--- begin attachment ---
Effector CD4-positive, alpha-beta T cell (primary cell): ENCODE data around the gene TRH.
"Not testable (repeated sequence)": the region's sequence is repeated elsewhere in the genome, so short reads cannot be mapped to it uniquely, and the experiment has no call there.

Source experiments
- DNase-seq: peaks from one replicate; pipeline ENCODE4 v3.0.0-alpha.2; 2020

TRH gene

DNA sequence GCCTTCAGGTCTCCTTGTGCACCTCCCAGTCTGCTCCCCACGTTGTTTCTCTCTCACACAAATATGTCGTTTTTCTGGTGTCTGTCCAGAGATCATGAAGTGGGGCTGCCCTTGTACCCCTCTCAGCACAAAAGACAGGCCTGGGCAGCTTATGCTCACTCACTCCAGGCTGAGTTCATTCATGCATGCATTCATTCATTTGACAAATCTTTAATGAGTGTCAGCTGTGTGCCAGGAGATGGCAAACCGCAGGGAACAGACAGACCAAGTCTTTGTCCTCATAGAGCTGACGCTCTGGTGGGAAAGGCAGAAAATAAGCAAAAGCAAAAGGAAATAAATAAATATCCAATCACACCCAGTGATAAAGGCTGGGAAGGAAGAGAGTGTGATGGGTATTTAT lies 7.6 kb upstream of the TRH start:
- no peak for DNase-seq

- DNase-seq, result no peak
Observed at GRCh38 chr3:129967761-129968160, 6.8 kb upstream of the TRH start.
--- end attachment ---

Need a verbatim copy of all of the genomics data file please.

Effector CD4-positive, alpha-beta T cell (primary cell): ENCODE data around the gene TRH.
"Not testable (repeated sequence)": the region's sequence is repeated elsewhere in the genome, so short reads cannot be mapped to it uniquely, and the experiment has no call there.

Source experiments
- DNase-seq: peaks from one replicate; pipeline ENCODE4 v3.0.0-alpha.2; 2020

TRH gene

DNA sequence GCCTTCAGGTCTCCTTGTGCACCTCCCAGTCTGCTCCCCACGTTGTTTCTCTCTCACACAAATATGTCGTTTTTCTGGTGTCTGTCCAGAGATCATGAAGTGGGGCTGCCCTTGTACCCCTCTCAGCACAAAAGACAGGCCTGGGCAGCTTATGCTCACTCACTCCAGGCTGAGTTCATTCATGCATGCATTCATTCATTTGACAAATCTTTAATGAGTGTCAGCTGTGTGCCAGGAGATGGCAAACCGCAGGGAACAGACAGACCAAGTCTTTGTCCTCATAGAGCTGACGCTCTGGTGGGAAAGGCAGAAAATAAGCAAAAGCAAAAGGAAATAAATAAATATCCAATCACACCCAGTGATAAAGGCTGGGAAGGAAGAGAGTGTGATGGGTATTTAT lies 7.6 kb upstream of the TRH start:
- no peak for DNase-seq

- DNase-seq, result no peak
Observed at GRCh38 chr3:129967761-129968160, 6.8 kb upstream of the TRH start.